Nice even spaced trumpet triplets showed evidence on "Singing the Blues" a hallmark of Bix. An important controlled timer is place by the bass sax to a beautiful clarinet sound, but an extrapolation of the violin on this tune would have worked wonders for me, as can be heard on "I Can't Get Started" and elsewhere, and if I add "Clarinet Marmalade" to those two mentioned numbers, one could look for a battle of the trumpet giants, but will add, that in no way should one expect cutting contests here, and if there were signs of, I would not be able adjudicate.
If one is looking for trombone stardom then go for "Blue Heaven" where I can't name another band in the country producing as great a stop-ending, as this one has done, but to return to the Bone, I do so give "Undecided" too a worthy mention.
A female voice a la the Bessie Smith style has to be good for jazz on our circuit, and this can be heard on "Organ Grinder Blues" where the group show warmth, feeling and sentimental accord with the singer. The volume ends on the very popular "Wabash Blues" played in earlier days by Boyd Senter, Harry Roy and many other notables.
The juxtapose of the eleven tunes makes for a great beginning to end of this session.
The driving beat on "You're Driving Me Crazy" the opening tune of Vol. 2, sure will send the jivers into hair-raising spins. From a passion rousing Blues of the "Five Birmingham Babies" stuff, and in this the era of the 90s with only a few months to go off a new millennium, it's noticeable now the women taking more to the fore on attempting over-riding the male, only stymied by the diehards, the Quintet turns sentimental over a clutch of Duke Ellington tunes thus demonstrating the broad range of the group's musical book, which, affords the opportunity to hear the best of tenor sax and guitars as they shine through.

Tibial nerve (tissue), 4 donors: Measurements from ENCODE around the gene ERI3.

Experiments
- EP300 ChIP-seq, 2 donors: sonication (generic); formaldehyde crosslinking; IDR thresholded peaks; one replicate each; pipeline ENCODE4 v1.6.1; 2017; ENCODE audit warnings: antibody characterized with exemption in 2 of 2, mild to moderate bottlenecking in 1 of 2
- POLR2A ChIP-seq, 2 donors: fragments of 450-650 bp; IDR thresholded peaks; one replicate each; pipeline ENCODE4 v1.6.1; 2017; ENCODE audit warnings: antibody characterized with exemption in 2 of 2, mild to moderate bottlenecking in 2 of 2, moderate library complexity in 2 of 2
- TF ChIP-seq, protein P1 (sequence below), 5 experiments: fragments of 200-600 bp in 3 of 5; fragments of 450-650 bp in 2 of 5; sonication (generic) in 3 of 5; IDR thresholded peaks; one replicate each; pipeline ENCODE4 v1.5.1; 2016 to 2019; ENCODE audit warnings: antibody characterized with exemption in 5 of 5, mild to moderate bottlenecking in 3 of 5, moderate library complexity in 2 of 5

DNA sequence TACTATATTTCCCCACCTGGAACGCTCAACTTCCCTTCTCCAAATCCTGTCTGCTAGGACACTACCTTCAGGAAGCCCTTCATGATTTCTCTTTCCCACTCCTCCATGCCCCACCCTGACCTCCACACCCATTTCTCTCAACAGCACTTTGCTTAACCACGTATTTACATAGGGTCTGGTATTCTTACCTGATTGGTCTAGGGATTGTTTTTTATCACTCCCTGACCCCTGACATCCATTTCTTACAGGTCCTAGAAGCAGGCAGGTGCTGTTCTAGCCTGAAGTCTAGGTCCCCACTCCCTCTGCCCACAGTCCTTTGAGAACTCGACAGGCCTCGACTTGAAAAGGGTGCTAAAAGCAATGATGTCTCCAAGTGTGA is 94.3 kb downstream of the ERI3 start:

The sound quality is good but one of the main beat instruments needed to be more favourably positioned in diminution and in selectivity.
Attempting note for note playing, and thus paying homage to perhaps the greatest trumpet player ever, gives me for one, a great pleasure to listen to, especially as is heard as per the interpretation of "West End Blues" on this album. Even with a pulse or two short of the four and a quarter measures played in top C by Louis - here in perfect pitch, and thus is therefore very highly rated - sheer trumpet delight as one can say, so therefore, it nips "Getting Sentimental Over You" in the bud for me in volume two.
Much of the area around Garrick Street and Rose Street, just off Leicester Square in London in 1635 was owned by the 4th Earl of Bedford. Three years later, the property fell into the hands of Captain Thomas Constable of Kings Street. Prior to 1772 it became an Ale House under the name of the Coopers Arms with a door leading into Lazenby Court, and its back room was called the Bucket of Blood because of the bare-fist fights which took place there. In that year it became known as the Lamb & Flag, the pub moving there from a different place in the vacinity. The logo became the cap badge of the Queens Regiment and I believe still is to this day.
In Charles Dickens' day, it was his haunting grounds, and I'm sure that our American friends when on a visit to London will enjoy a pint or two there under the direction of "Mine Host" Terry Archer and hear the best of jazz by the Dave Chandlers Quintet.
The choice is all of yours as you get around, for I no longer do so much anymore.
Ian King KJR
26th March 1999